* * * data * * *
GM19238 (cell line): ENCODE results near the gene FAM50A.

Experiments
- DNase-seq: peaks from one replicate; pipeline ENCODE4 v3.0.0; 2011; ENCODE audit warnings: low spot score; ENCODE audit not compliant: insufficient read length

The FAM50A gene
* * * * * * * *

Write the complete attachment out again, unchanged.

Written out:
GM19238 (cell line): ENCODE results near the gene FAM50A.

Experiments
- DNase-seq: peaks from one replicate; pipeline ENCODE4 v3.0.0; 2011; ENCODE audit warnings: low spot score; ENCODE audit not compliant: insufficient read length

The FAM50A gene